“I consider’d long and seriously of you before you were born.”
--Walt Whitman, "Crossing Brooklyn Ferry"
Whenever I take the subway, I think of one of two poems.
When the train comes into the station, Mark Doty’s “Oncoming Train,” pops into my head, in which the awesome magnitude of a train’s irrepressible force compels Doty to steady himself, “against a pillar / on the platform, or stand at a distance, against the brick wall, / in order to feel that I will more firmly resist the impulse.”
The impulse here meaning the desire to become, what the NYPD euphemistically calls, a “jumper.”
Doty (and myself, for that matter) don’t really desire this fate – but rather acknowledges that this moment is the “clearest invitation and opportunity / to strike against time,” and becomes fascinated with the daily repetition with what he calls, “the most dangerous thirty seconds of my day, twice every day…”
However, when I step upon the train, my thoughts travel back to Walt Whitman’s “Crossing Brooklyn Ferry,” Uncle Walt’s famous meditation on the faces of the ferry crossers, and those who have or ever will take the ferry.
I came to the Whitman appreciation camp late in the game, well after college.
It was this poem that finally won me over, specifically the line, “I consider’d long and seriously of you before you were born.”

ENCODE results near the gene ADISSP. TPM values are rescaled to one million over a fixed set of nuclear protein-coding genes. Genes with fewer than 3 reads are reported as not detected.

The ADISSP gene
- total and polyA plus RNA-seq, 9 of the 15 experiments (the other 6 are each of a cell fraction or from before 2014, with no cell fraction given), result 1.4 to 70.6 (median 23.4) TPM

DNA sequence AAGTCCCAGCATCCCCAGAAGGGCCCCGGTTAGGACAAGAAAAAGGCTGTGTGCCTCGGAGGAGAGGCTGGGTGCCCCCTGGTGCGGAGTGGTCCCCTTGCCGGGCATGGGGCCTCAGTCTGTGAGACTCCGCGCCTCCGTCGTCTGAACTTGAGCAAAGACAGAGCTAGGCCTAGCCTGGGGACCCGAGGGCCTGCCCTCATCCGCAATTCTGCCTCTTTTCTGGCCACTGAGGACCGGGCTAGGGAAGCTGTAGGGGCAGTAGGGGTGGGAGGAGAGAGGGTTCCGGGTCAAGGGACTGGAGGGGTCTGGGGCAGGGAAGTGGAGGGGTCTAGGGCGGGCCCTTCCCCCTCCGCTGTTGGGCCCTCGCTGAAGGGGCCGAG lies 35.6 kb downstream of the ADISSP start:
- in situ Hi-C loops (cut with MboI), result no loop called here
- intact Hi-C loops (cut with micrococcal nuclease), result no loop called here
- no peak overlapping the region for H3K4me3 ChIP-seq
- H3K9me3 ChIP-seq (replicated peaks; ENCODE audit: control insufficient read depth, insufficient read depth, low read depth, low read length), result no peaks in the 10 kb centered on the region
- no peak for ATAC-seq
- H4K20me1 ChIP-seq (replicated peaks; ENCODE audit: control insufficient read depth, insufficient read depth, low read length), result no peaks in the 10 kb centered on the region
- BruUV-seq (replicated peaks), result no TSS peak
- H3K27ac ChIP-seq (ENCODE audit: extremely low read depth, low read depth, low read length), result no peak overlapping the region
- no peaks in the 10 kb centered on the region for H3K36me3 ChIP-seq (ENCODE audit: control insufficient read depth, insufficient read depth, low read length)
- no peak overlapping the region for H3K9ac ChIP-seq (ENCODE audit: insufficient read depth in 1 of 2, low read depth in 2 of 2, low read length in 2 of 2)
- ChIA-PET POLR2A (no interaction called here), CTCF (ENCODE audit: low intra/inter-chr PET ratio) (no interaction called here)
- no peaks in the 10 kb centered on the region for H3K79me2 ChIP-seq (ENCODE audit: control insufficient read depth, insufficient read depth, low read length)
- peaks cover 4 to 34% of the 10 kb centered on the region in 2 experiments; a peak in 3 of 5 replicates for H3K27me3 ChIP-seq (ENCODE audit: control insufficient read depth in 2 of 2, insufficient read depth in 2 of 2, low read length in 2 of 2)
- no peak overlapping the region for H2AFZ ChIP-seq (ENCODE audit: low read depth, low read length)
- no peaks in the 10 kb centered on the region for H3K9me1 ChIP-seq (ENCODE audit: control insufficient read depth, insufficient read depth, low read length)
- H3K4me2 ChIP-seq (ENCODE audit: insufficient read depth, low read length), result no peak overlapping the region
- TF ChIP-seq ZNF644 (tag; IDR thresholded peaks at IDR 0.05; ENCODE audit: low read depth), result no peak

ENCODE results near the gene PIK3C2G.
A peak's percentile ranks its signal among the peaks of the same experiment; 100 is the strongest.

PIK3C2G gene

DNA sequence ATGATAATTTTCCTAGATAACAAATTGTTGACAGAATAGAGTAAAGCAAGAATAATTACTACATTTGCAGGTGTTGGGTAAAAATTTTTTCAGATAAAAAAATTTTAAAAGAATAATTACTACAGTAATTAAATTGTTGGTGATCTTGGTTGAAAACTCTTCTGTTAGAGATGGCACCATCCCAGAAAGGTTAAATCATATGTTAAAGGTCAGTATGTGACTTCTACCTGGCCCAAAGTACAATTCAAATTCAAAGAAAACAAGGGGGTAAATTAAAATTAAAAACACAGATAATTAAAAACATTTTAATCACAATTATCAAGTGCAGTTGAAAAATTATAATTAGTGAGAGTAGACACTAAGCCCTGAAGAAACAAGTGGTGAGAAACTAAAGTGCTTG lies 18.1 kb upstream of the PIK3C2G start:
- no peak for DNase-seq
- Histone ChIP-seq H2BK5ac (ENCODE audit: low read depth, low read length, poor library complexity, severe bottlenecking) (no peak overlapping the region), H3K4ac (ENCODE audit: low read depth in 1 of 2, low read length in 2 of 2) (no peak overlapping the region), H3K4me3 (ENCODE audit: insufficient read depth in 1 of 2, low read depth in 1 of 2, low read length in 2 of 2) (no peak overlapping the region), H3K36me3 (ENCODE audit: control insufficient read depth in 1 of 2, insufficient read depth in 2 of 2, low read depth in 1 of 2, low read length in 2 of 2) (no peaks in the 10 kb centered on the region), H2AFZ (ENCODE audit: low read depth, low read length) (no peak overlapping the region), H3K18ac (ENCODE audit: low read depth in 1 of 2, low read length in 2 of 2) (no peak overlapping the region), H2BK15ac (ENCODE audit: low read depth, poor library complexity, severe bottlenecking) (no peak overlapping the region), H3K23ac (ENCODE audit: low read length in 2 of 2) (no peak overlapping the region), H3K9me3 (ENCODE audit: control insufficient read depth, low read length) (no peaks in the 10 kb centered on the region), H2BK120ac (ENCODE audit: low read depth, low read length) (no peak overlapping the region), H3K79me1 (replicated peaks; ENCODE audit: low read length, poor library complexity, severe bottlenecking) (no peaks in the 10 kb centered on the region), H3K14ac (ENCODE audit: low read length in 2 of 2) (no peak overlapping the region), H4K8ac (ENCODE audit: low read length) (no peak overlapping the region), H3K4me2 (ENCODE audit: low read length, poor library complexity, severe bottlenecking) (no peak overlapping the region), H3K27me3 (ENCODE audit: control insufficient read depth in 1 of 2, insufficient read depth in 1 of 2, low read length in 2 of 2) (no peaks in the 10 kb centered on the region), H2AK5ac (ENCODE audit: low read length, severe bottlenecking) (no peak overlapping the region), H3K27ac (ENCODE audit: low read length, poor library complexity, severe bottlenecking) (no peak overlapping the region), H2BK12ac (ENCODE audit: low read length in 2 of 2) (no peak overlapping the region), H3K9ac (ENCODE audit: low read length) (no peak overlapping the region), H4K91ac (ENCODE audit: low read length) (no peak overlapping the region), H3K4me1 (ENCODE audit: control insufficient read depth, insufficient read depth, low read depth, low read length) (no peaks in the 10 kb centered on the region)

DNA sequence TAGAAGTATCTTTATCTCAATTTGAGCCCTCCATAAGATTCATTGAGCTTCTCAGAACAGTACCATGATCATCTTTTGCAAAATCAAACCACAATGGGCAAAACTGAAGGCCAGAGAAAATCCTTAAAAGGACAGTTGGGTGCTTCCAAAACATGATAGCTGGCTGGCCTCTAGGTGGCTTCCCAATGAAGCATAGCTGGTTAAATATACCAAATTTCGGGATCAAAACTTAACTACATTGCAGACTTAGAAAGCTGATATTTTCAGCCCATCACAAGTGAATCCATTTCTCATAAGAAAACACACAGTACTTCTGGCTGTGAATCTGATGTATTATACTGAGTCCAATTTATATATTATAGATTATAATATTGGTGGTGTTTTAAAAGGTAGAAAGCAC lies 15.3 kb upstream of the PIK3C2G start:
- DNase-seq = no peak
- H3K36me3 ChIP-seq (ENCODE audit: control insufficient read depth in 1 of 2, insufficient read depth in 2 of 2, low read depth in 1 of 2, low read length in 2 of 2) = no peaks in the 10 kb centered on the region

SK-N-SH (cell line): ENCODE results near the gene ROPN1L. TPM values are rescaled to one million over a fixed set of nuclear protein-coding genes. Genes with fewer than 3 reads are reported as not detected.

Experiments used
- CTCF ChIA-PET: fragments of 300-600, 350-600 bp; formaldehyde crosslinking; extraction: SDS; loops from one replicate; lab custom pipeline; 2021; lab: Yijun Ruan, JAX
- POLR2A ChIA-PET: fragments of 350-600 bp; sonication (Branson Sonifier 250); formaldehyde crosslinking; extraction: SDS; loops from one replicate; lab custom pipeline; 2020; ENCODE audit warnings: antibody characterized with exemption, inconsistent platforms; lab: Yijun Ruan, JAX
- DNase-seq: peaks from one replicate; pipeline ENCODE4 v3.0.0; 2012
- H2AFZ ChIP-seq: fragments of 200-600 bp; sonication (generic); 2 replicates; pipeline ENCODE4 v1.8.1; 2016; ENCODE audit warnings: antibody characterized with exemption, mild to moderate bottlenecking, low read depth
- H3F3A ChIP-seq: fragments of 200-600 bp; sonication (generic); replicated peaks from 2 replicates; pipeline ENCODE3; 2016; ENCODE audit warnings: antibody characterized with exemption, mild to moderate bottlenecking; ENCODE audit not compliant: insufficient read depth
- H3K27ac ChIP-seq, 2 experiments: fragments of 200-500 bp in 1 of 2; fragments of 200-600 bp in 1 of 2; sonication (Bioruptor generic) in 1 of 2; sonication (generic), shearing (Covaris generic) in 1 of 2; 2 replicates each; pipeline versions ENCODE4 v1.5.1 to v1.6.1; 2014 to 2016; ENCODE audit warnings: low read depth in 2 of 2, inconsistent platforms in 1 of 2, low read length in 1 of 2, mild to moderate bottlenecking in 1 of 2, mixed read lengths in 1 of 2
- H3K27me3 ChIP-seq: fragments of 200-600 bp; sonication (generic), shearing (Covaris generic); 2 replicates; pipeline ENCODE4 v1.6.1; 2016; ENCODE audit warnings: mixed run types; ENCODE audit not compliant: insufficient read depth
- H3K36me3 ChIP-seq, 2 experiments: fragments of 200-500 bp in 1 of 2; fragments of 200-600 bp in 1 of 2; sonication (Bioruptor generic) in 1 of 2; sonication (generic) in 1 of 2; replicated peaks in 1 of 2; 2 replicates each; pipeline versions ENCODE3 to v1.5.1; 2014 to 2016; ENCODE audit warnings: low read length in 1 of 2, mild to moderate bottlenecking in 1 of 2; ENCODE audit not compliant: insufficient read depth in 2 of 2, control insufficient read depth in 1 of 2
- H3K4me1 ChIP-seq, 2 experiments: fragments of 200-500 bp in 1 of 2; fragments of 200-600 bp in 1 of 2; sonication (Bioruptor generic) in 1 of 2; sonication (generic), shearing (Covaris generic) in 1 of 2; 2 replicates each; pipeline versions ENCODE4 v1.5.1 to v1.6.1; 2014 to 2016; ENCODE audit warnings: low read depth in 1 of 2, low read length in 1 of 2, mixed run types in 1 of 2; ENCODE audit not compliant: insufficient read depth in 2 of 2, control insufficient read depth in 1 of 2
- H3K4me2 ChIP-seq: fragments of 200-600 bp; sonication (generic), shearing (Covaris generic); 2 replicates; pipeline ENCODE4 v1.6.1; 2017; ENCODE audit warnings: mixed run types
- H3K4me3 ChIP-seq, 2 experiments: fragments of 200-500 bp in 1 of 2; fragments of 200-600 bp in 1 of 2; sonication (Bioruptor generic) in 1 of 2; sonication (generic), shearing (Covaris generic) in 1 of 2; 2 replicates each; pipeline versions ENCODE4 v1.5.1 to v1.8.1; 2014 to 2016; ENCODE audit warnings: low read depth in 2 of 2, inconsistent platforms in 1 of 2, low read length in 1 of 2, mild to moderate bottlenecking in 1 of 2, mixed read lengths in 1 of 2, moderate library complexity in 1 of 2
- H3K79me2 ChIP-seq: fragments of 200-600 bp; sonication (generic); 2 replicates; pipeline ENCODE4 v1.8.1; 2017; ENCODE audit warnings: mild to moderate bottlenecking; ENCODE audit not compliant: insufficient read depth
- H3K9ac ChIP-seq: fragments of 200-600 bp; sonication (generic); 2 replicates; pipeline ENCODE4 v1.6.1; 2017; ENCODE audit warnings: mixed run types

For when I read this line I felt an jolt – the electric moment when you feel that Whitman is speaking directly to you (along with the acknowledging revelation that this moment connects you to all the other readers before you
who felt Whitman speaking to “them” as well).
As I mentioned before, I usually think of these poems separately; I’ve never considered them in dialogue.
This changed when I considered “Crossing Brooklyn Ferry” for the sentence of the day.
I re-read the Doty poem, and noticed something that always struck me as odd – Doty’s call directly to the reader, where he confesses, “I’m not proud of this, / I wouldn’t tell just anyone, but I will tell you.”
Doty is hardly an inaccessible poet – but in my reading of his work I’ve found that he rarely addresses the reader directly.
So now I’m wondering, was Doty purposefully channeling “Crossing Brooklyn Ferry” in his poem “Oncoming Train”?
Was he thinking about Whitman and the way he speaks directly to us?
Is that the inspiration for the confession to the reader?
It is not hard to imagine – Doty owes a great debt to Whitman as an influence, and even writes a poem about seeing an apparition of Whitman in Fire to Fire
, his selected poems collections.
So while I’ll probably never figure this out (unless I ask Doty specifically), for now on I’ll consider these poems intertwined whenever I see the “crowds of men and women attired in the usual costumes,” on my subway ride to work.
Labels: doty, SOTD, whitman